Should You Wash Chicken?

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Overhead view of washing a chicken in the sink
Serious Eats / Amanda Suarez

Where I grew up in India, it was common practice to wash ingredients before cooking, including all types of meats and chicken. Only when I moved to America did I learn that washing meat, especially chicken, was discouraged by food safety authorities like the FDA, USDA, and CDC. Given the official stance of these federal agencies, and the scientific studies that support their advice, this article could start and end with a simple statement: Do not wash your chicken because science and the US government say so.

But chicken washing remains a common practice around the world (90 percent of respondents in one 2013 study claimed they still do it), and so the question lingers. Even in the 1990s, Julia Child and Jacques Pépin had a friendly back-and-forth about it on an episode of their TV show Julia and Jacques Cooking at Home—Julia told Jacques that she washed her chicken with hot water, and then Jacques very pointedly made clear that did not. Whom to trust? 

Let’s get right to the point: While we have some lingering questions about the don’t-wash-chicken edict and believe the subject can be approached with a bit more nuance, overall we think the evidence is clear that washing raw chicken is not generally a great thing to do.

Let’s now take a closer look, because it’s worth digging into the science and the studies that have contributed to our understanding about the relative risks and merits of chicken washing.

Why Do People Wash Their Chicken?

To state the obvious, people wash chicken out of a perceived need to clean it. In modern times, this can be driven by the desire to remove microorganisms like bacteria, but even before people knew of the existence of these invisible germs, it often made sense to wash meats to remove debris, traces of blood, and other unwanted or inedible matter. Just as one example, the chicken I used to buy in India went through fewer steps from slaughter to sale than most of the more industrial chicken I see here in the United States: The butcher killed the bird and then cleaned, cut, and packaged it right there, and I’d take it home to be cooked. It often had some remnant matter on it that we at home wanted to rinse off.

The cultural and agricultural contexts influencing chicken washing is something that has been pointed out by journalist and YouTuber Adam Ragusea in his insightful video on chicken washing. Ragusea hypothesizes that in parts of the world where more of the population remains more directly connected to agriculture, there could arguably be a greater need to wash a chicken of things like feathers and clotted blood that are less likely to be found in a shrink-wrapped supermarket chicken that gets thoroughly washed as part of its industrial processing. Plus, Ragusea links the frequency of the practice to parts of the world that tend to be hotter, where, especially in pre-refrigeration times, spoilage would happen more quickly.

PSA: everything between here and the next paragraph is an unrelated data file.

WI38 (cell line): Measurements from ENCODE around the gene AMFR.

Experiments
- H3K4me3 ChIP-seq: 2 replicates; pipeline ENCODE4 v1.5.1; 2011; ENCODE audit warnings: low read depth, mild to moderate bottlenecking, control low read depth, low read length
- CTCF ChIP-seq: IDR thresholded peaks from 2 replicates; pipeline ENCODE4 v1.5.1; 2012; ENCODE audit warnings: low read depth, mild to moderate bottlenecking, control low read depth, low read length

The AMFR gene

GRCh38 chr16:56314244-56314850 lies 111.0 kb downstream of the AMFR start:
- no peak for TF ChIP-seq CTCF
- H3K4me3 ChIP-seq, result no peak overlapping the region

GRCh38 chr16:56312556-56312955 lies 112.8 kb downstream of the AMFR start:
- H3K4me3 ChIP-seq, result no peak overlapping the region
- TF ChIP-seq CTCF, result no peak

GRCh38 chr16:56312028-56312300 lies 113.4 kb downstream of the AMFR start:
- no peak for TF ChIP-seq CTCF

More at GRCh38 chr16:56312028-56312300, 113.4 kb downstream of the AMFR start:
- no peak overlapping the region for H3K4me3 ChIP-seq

This gets us to the other reason people often say they wash chicken: to remove an unappealing flavor, often described as “raw,” from the bird prior to cooking. The editors at Serious Eats have heard this explanation frequently, often from contributors who come from countries where chicken washing is more common. In these cases, the washing often involves more than simply rinsing the bird with water—rubdowns with citrus, salt, and other seemingly cleansing ingredients are part of the process. Ragusea, in his video, wonders whether this “raw” flavor is really just the first signs of spoilage that might be more common in hotter climes, though we’re not so sure that’s it. Rinsing meat to remove unwanted flavors is something Serious Eats editors have heard from recipe writers from many countries around the world, some hot, some not.

Why Do Scientists Say Not to Wash Chicken?

The argument against washing chickens is all about harmful bacteria, specifically Salmonella, and it goes like this: When you wash chicken, you risk spreading those pathogens all over your kitchen via splashes and droplets of contaminated water as they land on surrounding surfaces, counterintuitively increasing the chances of foodborne illness instead of decreasing it. You’re not cleaning your chicken, you’re contaminating your kitchen!

A quick internet search reveals multiple studies that have looked at this phenomenon, and they tend to come to the same conclusion that washing chicken doesn’t do much to help, and very possibly can hurt. Based on estimates from the CDC, every year one in six Americans gets a foodborne illness, 128,000 Americans are hospitalized, and 3,000 die. Salmonella specifically, which is the one we’re most concerned about with chicken (though not the only one), is estimated to cause more than one million illnesses annually, 19,000 hospitalizations, and nearly 400 deaths.

In 2003, scientists at Campden BRI, an organization that works with the food industry on scientific, technical, and safety matters, published a detailed report on how bacterial contamination can occur during the handling of meat. This study examined various types of meat like chicken, beef, lamb, and pork and how bacteria transferred to two types of common kitchen surfaces—laminate surfaces and stainless steel. Not only did they find that wet meat transferred higher levels of bacteria, but they also noted that stainless steel surfaces had more bacteria transferred to them than laminate surfaces, and the bacteria persisted on these surfaces for 48 hours.